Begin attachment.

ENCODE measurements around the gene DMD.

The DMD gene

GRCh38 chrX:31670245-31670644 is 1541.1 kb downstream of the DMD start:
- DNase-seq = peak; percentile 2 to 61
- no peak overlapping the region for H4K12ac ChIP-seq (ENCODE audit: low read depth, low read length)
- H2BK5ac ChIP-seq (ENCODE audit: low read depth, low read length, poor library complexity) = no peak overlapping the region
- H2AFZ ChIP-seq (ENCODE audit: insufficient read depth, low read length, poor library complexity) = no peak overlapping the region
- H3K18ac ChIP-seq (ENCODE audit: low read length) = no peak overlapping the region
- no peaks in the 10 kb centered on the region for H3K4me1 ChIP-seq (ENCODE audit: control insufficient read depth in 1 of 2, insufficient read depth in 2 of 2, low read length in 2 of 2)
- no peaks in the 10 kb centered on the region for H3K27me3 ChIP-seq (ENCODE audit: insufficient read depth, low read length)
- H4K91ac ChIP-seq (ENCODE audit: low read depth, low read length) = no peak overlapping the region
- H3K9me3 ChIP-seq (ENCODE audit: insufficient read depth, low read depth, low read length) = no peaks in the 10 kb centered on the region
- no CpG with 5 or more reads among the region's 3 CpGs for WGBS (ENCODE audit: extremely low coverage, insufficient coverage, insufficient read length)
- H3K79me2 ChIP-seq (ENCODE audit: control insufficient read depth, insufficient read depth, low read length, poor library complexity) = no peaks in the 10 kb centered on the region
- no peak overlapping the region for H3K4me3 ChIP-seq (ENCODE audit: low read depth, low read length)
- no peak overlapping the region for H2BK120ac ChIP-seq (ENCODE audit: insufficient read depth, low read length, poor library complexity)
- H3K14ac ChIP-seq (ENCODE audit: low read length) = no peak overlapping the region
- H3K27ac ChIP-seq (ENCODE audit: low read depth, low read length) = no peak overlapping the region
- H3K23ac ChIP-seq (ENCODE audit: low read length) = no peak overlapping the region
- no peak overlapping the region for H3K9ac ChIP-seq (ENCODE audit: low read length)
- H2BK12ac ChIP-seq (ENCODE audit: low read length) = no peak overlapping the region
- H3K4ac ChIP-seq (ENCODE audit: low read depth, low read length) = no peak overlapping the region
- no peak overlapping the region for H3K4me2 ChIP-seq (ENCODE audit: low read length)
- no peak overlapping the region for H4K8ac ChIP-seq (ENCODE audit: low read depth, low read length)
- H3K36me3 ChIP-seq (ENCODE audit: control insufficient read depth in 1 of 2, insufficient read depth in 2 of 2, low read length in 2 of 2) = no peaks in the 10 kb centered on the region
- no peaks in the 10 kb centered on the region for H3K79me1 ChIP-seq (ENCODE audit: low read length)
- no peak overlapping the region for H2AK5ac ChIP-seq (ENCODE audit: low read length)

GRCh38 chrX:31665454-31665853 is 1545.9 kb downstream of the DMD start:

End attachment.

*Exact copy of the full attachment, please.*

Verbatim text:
ENCODE measurements around the gene DMD.

The DMD gene

GRCh38 chrX:31670245-31670644 is 1541.1 kb downstream of the DMD start:
- DNase-seq = peak; percentile 2 to 61
- no peak overlapping the region for H4K12ac ChIP-seq (ENCODE audit: low read depth, low read length)
- H2BK5ac ChIP-seq (ENCODE audit: low read depth, low read length, poor library complexity) = no peak overlapping the region
- H2AFZ ChIP-seq (ENCODE audit: insufficient read depth, low read length, poor library complexity) = no peak overlapping the region
- H3K18ac ChIP-seq (ENCODE audit: low read length) = no peak overlapping the region
- no peaks in the 10 kb centered on the region for H3K4me1 ChIP-seq (ENCODE audit: control insufficient read depth in 1 of 2, insufficient read depth in 2 of 2, low read length in 2 of 2)
- no peaks in the 10 kb centered on the region for H3K27me3 ChIP-seq (ENCODE audit: insufficient read depth, low read length)
- H4K91ac ChIP-seq (ENCODE audit: low read depth, low read length) = no peak overlapping the region
- H3K9me3 ChIP-seq (ENCODE audit: insufficient read depth, low read depth, low read length) = no peaks in the 10 kb centered on the region
- no CpG with 5 or more reads among the region's 3 CpGs for WGBS (ENCODE audit: extremely low coverage, insufficient coverage, insufficient read length)
- H3K79me2 ChIP-seq (ENCODE audit: control insufficient read depth, insufficient read depth, low read length, poor library complexity) = no peaks in the 10 kb centered on the region
- no peak overlapping the region for H3K4me3 ChIP-seq (ENCODE audit: low read depth, low read length)
- no peak overlapping the region for H2BK120ac ChIP-seq (ENCODE audit: insufficient read depth, low read length, poor library complexity)
- H3K14ac ChIP-seq (ENCODE audit: low read length) = no peak overlapping the region
- H3K27ac ChIP-seq (ENCODE audit: low read depth, low read length) = no peak overlapping the region
- H3K23ac ChIP-seq (ENCODE audit: low read length) = no peak overlapping the region
- no peak overlapping the region for H3K9ac ChIP-seq (ENCODE audit: low read length)
- H2BK12ac ChIP-seq (ENCODE audit: low read length) = no peak overlapping the region
- H3K4ac ChIP-seq (ENCODE audit: low read depth, low read length) = no peak overlapping the region
- no peak overlapping the region for H3K4me2 ChIP-seq (ENCODE audit: low read length)
- no peak overlapping the region for H4K8ac ChIP-seq (ENCODE audit: low read depth, low read length)
- H3K36me3 ChIP-seq (ENCODE audit: control insufficient read depth in 1 of 2, insufficient read depth in 2 of 2, low read length in 2 of 2) = no peaks in the 10 kb centered on the region
- no peaks in the 10 kb centered on the region for H3K79me1 ChIP-seq (ENCODE audit: low read length)
- no peak overlapping the region for H2AK5ac ChIP-seq (ENCODE audit: low read length)

GRCh38 chrX:31665454-31665853 is 1545.9 kb downstream of the DMD start: